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The impact of individual Cognitive Stimulation Therapy (iCST) on cognition, quality of life, caregiver health, and family relationships in dementia : a randomized controlled trial

Leroi, Iraceme; Orrell, Martin; Yates, Lauren; Leung, Phuong; Kang, Sujin; Hoare, Zoe; Whitaker, Chris; Burns, Alistair; Knapp, Martin; Leroi, Iracema; Moniz-Cook, Esme; Pearson, Stephen; Simpson, Stephen; Spector, Aimee; Roberts, Steven; Russell, Ian; de Waal, Hugo; Woods, Robert T.; Orgeta, Vasiliki

Authors

Iraceme Leroi

Martin Orrell

Lauren Yates

Phuong Leung

Sujin Kang

Zoe Hoare

Chris Whitaker

Alistair Burns

Martin Knapp

Iracema Leroi

Professor Esme Moniz-Cook E.D.Moniz-Cook@hull.ac.uk
Professor of Clinical Psychology of Ageing and Dementia Care Research/ Dementia Research Work Group Lead

Stephen Pearson

Stephen Simpson

Aimee Spector

Steven Roberts

Ian Russell

Hugo de Waal

Robert T. Woods

Vasiliki Orgeta



Contributors

Carol Brayne
Editor

Abstract

Background Cognitive Stimulation Therapy (CST) is a well-established group psychosocial intervention for people with dementia. There is evidence that homebased programmes of cognitive stimulation delivered by family caregivers may benefit both the person and the caregiver. However, no previous studies have evaluated caregiver-delivered CST. This study aimed to evaluate the effectiveness of a home-based, caregiver-led individual Cognitive Stimulation Therapy (iCST) program in (i) improving cognition and quality of life (QoL) for the person with dementia and (ii) mental and physical health (wellbeing) for the caregiver. Methods and Findings A single-blind, pragmatic randomized trial (RCT) at eight study sites across the UK. The intervention and blinded assessment of outcomes were conducted in participants’ homes. 356 people with mild to moderate dementia and their caregivers recruited from memory services, and community mental health teams. Participants were randomly assigned to iCST (75, 30 minute sessions) or treatment as usual (TAU) control over 25 weeks. iCST sessions consisted of themed activities designed to be mentally stimulating and enjoyable. Caregivers delivering iCST received training and support from an unblind researcher. Primary outcomes were cognition (Alzheimer’s Disease Assessment Scale – cognitive [ADAS-Cog]) and self-reported quality of life (QoL) (Quality of Life Alzheimer’s Disease [QoL-AD]) for the person with dementia, and general health status (Short Form-12 [SF-12]) for the caregiver. Secondary outcomes included: quality of the caregiving relationship from the perspectives of the person and of the caregiver (Quality of the Carer Patient Relationships Scale), and health-related QoL (EQ5D) for the caregiver. Intention to treat (ITT) analyses were conducted. At the post-test (26 weeks), there were no differences between the iCST and TAU groups in the outcomes of cognition (MD = -0·55, 95% CI -2·00 to 0·90; p=0·45), and self-reported quality of life (QoL) (MD = -0·02, 95% CI -1·22 to 0·82; p= 0·97) for people with dementia, or caregivers’ general health status (MD=0·13, 95% CI -1·65 to 1·91; p=0·89). However, people with dementia receiving iCST rated the relationship with their caregiver more positively (MD = 1·77, 95% CI 0·26 to 3·28; p=0·02) and iCST improved QoL for caregivers (EQ-5D, MD = 0·06, 95% CI 0·02 to 0·10; p=0·01). Forty percent (72/180) of dyads allocated to iCST completed at least two sessions per week, with 22% (39/180) completing no sessions at all. Study limitations include low adherence to the intervention. Conclusions There was no evidence that iCST has an effect on cognition or QoL for people with dementia. However, participating in iCST appeared to enhance the quality of the caregiving relationship and caregivers’ QoL.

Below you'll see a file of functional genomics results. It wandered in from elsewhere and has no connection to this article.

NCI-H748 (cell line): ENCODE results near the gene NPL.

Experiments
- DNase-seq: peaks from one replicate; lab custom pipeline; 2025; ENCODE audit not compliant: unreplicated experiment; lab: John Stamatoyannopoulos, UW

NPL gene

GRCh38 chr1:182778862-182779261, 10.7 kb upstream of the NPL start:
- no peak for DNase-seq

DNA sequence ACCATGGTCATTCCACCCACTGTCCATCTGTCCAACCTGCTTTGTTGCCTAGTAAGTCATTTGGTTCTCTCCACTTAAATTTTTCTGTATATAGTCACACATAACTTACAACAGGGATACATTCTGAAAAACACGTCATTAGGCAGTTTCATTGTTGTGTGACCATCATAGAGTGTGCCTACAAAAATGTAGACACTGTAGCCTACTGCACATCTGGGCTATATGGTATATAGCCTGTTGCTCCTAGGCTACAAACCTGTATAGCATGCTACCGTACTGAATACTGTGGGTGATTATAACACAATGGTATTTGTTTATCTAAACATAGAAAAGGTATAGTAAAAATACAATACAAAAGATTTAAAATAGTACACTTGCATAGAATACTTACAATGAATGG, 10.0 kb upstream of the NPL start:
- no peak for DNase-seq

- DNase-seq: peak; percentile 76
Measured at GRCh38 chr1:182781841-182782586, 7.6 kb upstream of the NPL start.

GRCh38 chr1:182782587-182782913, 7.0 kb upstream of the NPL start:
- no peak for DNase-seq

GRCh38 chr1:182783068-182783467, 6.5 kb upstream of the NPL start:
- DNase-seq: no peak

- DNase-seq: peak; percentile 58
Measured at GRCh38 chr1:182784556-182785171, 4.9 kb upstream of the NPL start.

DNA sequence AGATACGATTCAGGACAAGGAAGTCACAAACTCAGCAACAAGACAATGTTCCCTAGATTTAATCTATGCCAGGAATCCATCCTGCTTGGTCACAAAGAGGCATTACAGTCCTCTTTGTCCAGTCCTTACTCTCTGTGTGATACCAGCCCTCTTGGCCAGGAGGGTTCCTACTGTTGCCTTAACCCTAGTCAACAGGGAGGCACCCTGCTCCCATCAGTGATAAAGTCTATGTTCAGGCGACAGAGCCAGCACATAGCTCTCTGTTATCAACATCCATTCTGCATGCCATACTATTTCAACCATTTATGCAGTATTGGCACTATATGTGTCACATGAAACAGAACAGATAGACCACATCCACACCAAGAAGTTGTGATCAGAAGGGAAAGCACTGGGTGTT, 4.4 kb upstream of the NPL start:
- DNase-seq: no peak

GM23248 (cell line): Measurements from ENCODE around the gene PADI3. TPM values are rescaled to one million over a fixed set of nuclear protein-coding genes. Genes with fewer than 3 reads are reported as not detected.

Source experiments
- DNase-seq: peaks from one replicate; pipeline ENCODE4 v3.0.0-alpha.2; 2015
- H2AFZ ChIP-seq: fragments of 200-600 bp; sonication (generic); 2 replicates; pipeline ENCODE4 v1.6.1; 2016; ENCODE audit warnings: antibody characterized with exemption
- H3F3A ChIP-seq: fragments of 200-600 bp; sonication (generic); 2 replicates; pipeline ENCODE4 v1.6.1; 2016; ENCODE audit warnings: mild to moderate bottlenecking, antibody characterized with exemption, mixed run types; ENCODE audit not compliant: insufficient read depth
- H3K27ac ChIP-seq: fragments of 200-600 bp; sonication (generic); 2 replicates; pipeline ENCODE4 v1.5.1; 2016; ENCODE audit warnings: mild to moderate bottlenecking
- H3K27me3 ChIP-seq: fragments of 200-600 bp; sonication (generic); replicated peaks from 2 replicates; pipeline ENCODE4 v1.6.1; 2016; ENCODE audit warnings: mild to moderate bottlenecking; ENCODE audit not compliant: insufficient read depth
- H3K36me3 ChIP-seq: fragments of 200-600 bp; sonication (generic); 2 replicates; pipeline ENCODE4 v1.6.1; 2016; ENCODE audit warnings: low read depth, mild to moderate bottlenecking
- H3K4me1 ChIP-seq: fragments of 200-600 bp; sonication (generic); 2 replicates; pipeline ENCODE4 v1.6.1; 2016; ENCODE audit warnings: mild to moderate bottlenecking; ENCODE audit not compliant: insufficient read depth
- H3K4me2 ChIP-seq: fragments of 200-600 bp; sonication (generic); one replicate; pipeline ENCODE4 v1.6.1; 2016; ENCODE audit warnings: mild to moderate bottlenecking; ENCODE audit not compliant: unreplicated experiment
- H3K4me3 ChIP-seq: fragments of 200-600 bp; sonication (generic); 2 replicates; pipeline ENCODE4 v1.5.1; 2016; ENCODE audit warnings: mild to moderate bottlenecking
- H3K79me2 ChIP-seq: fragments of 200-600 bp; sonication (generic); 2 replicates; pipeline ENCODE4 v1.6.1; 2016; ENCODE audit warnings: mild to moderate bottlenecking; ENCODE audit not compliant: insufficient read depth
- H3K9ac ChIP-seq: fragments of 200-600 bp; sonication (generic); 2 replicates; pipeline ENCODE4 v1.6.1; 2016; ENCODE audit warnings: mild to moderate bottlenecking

Journal Article Type Article
Publication Date Mar 28, 2017
Journal PLOS medicine
Print ISSN 1549-1277
Electronic ISSN 1549-1676
Publisher Public Library of Science
Peer Reviewed Peer Reviewed
Volume 14
Issue 3
Article Number ARTN e1002269
Pages e1002269
Institution Citation Orrell, M., Yates, L., Leung, P., Kang, S., Hoare, Z., Whitaker, C., …Orgeta, V. (2017). The impact of individual Cognitive Stimulation Therapy (iCST) on cognition, quality of life, caregiver health, and family relationships in dementia : a randomized controlled trial. PLoS Medicine, 14(3), e1002269. https://doi.org/10.1371/journal.pmed.1002269
DOI https://doi.org/10.1371/journal.pmed.1002269
Keywords Individual Cognitive Stimulation Therapy, Dementia
Publisher URL http://journals.plos.org/plosmedicine/article?id=10.1371/journal.pmed.1002269
Copyright Statement © 2017 Orrell et al. This is an open access article distributed under the terms of the Creative Commons Attribution License, which permits unrestricted use, distribution, and reproduction in any medium, provided the original author and source are credited.
Additional Information This is a copy of an open access article published in PLOS medicine, 2017, v.14 issue 3.

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Copyright Statement
© 2017 Orrell et al. This is an open access article distributed under the terms of the Creative Commons Attribution License, which permits unrestricted use, distribution, and reproduction in any medium, provided the original author and source are credited.





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